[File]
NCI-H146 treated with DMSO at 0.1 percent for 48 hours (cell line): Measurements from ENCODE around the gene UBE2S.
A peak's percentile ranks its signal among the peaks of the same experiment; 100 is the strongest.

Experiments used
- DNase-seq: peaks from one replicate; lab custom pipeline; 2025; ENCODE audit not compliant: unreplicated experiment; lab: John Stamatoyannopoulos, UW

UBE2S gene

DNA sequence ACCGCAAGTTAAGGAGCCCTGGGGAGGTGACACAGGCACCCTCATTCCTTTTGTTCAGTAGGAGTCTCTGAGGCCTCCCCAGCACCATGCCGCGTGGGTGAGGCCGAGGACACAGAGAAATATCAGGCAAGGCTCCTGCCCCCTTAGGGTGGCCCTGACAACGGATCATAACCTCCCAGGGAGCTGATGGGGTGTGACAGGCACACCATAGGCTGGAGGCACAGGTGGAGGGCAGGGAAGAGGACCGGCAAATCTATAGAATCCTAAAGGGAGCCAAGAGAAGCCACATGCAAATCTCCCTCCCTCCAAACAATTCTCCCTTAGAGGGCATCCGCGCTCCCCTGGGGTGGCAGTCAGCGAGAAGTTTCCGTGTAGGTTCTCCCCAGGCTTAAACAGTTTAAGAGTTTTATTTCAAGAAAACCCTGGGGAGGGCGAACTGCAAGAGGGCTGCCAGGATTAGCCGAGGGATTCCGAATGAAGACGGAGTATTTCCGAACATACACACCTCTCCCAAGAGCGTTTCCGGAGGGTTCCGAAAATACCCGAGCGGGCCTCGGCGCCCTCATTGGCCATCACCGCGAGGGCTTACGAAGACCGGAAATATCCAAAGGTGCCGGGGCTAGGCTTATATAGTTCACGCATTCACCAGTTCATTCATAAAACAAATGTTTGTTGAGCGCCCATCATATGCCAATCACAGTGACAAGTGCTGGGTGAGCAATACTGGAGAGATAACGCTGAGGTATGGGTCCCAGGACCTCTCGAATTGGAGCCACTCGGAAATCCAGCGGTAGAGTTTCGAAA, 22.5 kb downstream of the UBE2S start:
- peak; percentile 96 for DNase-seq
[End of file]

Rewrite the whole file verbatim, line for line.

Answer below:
NCI-H146 treated with DMSO at 0.1 percent for 48 hours (cell line): Measurements from ENCODE around the gene UBE2S.
A peak's percentile ranks its signal among the peaks of the same experiment; 100 is the strongest.

Experiments used
- DNase-seq: peaks from one replicate; lab custom pipeline; 2025; ENCODE audit not compliant: unreplicated experiment; lab: John Stamatoyannopoulos, UW

UBE2S gene

DNA sequence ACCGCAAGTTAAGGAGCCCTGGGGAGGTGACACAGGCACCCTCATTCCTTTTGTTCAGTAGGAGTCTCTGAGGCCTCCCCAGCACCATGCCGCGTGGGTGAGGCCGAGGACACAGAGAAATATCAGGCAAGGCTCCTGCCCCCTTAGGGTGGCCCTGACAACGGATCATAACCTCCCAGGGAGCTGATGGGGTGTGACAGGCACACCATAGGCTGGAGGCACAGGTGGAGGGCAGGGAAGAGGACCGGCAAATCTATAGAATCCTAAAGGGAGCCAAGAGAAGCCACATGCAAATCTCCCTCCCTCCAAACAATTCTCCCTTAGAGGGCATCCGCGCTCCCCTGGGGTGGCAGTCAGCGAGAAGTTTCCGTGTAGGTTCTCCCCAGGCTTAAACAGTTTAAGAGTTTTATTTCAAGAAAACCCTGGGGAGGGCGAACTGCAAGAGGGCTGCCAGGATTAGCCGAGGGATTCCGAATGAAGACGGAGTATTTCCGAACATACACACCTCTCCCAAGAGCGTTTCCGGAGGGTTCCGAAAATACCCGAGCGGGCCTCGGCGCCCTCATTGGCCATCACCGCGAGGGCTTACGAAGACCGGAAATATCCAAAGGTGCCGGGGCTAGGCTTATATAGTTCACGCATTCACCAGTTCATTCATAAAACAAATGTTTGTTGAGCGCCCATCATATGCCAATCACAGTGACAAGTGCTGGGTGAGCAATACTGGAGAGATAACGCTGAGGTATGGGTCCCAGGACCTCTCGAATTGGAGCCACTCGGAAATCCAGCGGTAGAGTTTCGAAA, 22.5 kb downstream of the UBE2S start:
- peak; percentile 96 for DNase-seq